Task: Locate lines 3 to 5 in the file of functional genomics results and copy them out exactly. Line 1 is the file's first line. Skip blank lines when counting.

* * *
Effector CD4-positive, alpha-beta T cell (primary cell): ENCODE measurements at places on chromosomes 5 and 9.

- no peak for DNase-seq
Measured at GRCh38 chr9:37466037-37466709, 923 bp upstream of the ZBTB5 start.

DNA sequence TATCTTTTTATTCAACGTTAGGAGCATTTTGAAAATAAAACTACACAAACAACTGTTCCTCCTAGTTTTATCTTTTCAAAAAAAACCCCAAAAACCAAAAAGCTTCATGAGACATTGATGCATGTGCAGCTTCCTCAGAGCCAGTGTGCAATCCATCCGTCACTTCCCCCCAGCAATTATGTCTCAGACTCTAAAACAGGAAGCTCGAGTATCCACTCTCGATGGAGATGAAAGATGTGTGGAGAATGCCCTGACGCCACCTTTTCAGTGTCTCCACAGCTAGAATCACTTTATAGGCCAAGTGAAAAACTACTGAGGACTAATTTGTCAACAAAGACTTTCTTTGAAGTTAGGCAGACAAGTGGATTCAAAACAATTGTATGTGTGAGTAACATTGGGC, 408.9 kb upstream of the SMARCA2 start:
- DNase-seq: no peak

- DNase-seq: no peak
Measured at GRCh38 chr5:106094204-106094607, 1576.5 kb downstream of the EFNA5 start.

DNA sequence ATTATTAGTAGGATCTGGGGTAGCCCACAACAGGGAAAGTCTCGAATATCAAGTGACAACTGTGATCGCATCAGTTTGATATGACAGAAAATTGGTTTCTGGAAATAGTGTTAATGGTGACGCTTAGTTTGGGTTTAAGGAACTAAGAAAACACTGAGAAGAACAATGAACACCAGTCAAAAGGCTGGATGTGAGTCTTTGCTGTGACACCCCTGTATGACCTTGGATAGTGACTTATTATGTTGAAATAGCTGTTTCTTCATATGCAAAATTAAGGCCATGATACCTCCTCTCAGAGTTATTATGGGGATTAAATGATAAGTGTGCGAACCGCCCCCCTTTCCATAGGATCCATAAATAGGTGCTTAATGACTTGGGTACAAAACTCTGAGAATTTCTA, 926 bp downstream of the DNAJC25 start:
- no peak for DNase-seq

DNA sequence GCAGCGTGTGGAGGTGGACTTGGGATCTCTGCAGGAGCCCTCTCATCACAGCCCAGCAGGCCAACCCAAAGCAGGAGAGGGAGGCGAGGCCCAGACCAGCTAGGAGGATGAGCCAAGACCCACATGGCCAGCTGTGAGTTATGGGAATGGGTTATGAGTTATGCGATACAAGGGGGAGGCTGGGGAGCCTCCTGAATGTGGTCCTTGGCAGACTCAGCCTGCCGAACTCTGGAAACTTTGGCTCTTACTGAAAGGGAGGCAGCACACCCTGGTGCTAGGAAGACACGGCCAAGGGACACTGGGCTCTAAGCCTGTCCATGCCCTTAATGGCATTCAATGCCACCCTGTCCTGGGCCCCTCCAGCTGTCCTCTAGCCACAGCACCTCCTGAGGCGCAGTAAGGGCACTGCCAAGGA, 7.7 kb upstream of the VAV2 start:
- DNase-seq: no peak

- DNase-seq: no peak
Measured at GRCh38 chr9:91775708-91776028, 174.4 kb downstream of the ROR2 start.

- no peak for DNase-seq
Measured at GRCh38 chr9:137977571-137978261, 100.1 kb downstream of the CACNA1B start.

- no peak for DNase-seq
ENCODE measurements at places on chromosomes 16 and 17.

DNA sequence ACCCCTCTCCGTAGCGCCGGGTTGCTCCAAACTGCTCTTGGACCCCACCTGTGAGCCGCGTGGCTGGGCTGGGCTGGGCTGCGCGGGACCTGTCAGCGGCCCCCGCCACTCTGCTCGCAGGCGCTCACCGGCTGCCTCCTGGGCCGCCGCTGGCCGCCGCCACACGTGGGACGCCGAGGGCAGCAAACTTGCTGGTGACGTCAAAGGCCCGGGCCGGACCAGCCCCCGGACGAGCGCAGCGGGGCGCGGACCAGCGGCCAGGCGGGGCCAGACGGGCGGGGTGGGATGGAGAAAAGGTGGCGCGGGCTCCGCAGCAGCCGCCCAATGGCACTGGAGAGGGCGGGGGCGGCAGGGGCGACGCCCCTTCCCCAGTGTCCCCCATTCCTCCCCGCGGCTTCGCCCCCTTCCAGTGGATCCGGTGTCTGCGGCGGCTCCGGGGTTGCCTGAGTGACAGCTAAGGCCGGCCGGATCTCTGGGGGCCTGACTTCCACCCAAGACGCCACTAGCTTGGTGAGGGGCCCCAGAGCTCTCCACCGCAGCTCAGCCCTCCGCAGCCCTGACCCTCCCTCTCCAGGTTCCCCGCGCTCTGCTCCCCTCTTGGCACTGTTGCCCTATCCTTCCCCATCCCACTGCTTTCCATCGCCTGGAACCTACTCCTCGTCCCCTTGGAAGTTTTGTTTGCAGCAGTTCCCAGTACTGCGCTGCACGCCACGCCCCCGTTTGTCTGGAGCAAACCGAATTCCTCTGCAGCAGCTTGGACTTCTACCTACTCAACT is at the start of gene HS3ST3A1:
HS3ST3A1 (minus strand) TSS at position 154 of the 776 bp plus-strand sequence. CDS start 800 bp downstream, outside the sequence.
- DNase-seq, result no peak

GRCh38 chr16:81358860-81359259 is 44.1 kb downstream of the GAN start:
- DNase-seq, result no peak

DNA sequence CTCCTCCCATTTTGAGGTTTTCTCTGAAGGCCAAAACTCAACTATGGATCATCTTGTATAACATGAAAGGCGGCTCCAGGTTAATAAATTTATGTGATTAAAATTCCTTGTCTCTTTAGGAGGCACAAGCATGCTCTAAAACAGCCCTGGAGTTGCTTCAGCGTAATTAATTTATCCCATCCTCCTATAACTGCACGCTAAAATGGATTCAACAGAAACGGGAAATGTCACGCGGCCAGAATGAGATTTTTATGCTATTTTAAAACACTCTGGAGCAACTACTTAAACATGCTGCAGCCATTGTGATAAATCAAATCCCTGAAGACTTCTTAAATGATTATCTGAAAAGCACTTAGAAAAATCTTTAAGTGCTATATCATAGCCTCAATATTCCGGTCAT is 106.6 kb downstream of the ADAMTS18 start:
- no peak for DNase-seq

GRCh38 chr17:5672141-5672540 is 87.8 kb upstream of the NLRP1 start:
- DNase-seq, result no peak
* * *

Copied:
Measured at GRCh38 chr9:37466037-37466709, 923 bp upstream of the ZBTB5 start.

DNA sequence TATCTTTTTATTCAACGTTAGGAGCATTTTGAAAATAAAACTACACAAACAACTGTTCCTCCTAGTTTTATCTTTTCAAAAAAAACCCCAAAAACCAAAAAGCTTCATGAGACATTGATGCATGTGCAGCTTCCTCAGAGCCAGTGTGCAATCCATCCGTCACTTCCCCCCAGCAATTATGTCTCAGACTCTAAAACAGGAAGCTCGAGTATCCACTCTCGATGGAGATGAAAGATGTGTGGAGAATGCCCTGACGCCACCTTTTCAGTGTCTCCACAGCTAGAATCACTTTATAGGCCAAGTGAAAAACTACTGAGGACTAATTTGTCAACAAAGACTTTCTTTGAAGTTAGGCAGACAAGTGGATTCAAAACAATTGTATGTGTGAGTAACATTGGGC, 408.9 kb upstream of the SMARCA2 start:
- DNase-seq: no peak